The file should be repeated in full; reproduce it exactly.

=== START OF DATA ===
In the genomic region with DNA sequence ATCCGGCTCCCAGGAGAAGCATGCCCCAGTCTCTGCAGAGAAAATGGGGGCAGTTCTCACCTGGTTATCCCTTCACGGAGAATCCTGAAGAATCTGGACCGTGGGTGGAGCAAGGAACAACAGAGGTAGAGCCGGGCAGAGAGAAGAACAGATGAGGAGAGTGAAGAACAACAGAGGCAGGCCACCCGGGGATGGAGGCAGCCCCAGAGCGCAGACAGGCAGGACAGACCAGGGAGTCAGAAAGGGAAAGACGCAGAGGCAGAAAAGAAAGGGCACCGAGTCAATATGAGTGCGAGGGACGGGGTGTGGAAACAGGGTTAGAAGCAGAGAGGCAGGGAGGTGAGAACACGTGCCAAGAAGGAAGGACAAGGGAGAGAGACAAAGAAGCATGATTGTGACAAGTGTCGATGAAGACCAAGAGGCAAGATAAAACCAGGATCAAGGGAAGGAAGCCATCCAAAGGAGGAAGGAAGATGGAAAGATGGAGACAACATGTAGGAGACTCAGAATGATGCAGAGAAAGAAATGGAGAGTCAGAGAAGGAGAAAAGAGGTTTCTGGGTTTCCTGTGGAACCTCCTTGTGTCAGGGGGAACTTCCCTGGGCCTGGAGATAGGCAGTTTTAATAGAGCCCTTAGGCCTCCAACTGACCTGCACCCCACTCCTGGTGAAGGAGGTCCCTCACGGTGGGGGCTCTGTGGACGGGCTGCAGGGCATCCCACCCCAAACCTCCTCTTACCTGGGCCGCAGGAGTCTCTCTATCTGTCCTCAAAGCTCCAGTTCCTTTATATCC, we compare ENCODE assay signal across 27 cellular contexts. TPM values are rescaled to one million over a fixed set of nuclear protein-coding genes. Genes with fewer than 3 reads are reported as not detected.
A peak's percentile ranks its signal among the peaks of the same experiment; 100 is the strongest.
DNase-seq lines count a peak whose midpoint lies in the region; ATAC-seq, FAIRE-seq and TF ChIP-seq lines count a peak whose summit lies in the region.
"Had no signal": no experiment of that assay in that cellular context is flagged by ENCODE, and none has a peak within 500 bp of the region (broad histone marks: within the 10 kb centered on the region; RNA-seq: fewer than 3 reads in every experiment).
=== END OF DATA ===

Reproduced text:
In the genomic region with DNA sequence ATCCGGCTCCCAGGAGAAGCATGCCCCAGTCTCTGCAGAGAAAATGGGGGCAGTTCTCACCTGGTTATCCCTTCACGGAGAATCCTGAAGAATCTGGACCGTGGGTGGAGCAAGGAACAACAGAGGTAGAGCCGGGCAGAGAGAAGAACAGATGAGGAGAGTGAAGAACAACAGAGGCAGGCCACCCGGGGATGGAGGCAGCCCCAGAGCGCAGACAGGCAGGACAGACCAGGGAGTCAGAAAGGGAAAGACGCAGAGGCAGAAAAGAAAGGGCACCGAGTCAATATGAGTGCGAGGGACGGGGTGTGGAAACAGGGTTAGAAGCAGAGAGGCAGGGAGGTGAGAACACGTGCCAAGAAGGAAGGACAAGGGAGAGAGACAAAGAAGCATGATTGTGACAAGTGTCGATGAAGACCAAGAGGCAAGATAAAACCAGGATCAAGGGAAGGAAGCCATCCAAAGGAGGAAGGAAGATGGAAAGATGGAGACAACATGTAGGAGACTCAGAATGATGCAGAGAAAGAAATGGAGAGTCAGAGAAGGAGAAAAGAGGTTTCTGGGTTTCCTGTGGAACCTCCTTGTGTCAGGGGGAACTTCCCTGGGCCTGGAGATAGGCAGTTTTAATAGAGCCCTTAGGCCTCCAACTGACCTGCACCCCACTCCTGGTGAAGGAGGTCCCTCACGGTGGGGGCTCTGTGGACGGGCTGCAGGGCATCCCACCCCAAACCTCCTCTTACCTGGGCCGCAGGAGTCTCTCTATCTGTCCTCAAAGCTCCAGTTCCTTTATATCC, we compare ENCODE assay signal across 27 cellular contexts. TPM values are rescaled to one million over a fixed set of nuclear protein-coding genes. Genes with fewer than 3 reads are reported as not detected.
A peak's percentile ranks its signal among the peaks of the same experiment; 100 is the strongest.
DNase-seq lines count a peak whose midpoint lies in the region; ATAC-seq, FAIRE-seq and TF ChIP-seq lines count a peak whose summit lies in the region.
"Had no signal": no experiment of that assay in that cellular context is flagged by ENCODE, and none has a peak within 500 bp of the region (broad histone marks: within the 10 kb centered on the region; RNA-seq: fewer than 3 reads in every experiment).